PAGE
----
Creatine is a natural source of energy used by the body to perform muscle contraction. It comes from the kidneys and the liver. This substance, which comes from the Greek word for meat, is used by the body to perform muscle contraction. It usually comes from a carnivorous diet. About half of the body’s creatine comes from a carnivorous diet, and the liver produces the other half and goes to the skeletal muscle.
Approximately 95% of creatine is stored in your skeletal muscle and utilized during physical activity. Creatine also aids in the ongoing supply of energy to active muscles by maintaining muscular development. It’s also present in small amounts in your heart, brain, and other organs.
Creatine can also be present in milk, red meat, and seafood. One to two grams of creatine per day is consumed in a typical omnivorous/carnivorous diet, and Creatine levels in vegetarians’ bodies are likely to be lower.
Creatine coexists in a steady state with creatinine, a related molecule that may get detected in lab testing as a kidney function marker. It finds its excretion from the body through the urine. It implies that you must release stored creatine daily, depending on your muscle mass. Although your body produces creatine naturally, you must maintain your levels through your regular diet.
Why take creatine supplements?
Creatine supplements get used by professional and amateur athletes of all levels to aid their workout routines and increase workout recovery. Creatine boosts performance by providing “quick burst” energy and greater strength but minimal aerobic endurance. Most creatine supplement users are male athletes who participate in power sports like football, wrestling, hockey, and bodybuilding.
Before taking creatine supplements, consult your doctor or healthcare professional, regardless of your age or health condition.
Other creating supplement benefits are listed below:
- Boost your exercising efficiency.
- Assist your recovery after a strenuous workout.
- Preventing and/or reducing the severity of damage is a priority.
- Assist athletes in coping with high training loads.
- During training, increase your fat-free muscular mass.
- Vegetarians may benefit more from the supplements because their intramuscular creatine storage is lower.
- Building up levels in the muscles, on the other hand, may take longer.
According to several studies, creatine supplement users have fewer cramps, heat illness/dehydration, muscle tightness, muscle strains/pulls, non-contact injuries, and overall injuries/missed practices than individuals who do not take creatine supplements. The results have appeared to last a long time.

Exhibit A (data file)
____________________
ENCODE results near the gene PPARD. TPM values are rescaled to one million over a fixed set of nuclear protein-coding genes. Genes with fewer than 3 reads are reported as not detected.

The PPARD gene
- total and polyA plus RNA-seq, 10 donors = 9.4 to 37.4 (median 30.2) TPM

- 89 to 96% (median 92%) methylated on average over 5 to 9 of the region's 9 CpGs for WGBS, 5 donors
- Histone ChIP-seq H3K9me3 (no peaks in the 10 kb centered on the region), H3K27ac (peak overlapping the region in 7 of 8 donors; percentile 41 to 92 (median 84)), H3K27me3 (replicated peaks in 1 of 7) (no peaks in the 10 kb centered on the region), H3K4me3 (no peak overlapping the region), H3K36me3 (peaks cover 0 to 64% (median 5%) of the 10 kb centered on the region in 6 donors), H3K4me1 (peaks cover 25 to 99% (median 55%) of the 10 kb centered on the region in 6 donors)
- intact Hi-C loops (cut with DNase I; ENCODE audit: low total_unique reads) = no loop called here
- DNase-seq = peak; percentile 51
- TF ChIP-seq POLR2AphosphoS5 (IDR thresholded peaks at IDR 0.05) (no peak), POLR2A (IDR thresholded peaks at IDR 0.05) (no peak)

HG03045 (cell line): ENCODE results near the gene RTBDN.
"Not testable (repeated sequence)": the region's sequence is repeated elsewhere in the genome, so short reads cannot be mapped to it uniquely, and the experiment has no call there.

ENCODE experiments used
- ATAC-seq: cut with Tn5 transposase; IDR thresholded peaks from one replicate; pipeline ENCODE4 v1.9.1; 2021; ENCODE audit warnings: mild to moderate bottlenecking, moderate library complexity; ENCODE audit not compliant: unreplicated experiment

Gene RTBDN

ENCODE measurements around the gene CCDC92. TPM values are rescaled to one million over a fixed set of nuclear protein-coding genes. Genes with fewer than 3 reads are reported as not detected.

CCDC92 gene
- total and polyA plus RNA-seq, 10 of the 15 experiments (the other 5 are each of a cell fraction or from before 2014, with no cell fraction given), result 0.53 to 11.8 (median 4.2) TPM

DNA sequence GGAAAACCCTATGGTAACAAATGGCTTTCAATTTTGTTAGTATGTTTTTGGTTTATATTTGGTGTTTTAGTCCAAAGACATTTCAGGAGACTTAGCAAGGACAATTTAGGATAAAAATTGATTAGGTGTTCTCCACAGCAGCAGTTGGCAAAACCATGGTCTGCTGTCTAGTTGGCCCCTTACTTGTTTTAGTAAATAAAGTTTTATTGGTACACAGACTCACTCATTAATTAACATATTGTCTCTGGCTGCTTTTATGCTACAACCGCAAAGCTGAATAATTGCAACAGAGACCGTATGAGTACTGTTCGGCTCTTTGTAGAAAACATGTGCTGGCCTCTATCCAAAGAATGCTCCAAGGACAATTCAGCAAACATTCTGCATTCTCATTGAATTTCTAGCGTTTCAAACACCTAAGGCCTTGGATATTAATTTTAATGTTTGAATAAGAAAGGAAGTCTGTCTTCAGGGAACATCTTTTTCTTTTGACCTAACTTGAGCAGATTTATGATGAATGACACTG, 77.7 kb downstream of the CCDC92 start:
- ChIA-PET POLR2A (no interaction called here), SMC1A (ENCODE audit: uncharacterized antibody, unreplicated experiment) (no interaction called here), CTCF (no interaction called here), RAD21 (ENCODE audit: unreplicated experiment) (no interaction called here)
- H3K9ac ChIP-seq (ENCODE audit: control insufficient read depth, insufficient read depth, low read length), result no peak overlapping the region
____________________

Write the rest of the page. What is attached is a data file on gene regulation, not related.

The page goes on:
Furthermore, taking creatine supplements has been shown to help with neurological disorders (such as muscular dystrophy, Parkinson’s, and Huntington’s disease), diabetes, and osteoarthritis.
Side effects you should be aware of:
Creatine is a relatively safe substance with only a few known adverse effects. However, take in mind the following:
You may gain weight if you take creatine supplements since your body’s muscles retain water. Depending on how much creatine you already have in your body, it will take seven to 28 days to experience energy effects.
When you’re dehydrated or trying to reduce weight, taking creatine pills can be risky.
The International Society of Sports Nutrition recently concluded that there is no scientific evidence that using creatine monohydrate for short or extended periods causes any harm to otherwise healthy people. However, before taking creatine or any other supplement, always see your doctor.
Is it Safe?
Although the human body produces creatine naturally, taking additional supplements appears safe. Store-bought creatine supplements may differ in terms of creatine supplement quantity, quality, and other substances, and there are no safety or purity requirements in place.
If your child is under 18, talk to your doctor about taking creatine supplements. There isn’t enough information about creatine supplement safety in pregnant or breastfeeding women. Before usage, consult your healthcare professional if you have kidney problems. Taking the supplement could aggravate your kidney problems, and many drugs have the potential to harm your kidneys. If you’re taking any medications, talk to your doctor first; a combination of creatine supplements and medications could damage your kidneys.
Hence it is advisable to consult a doctor before use despite all ages and any illness.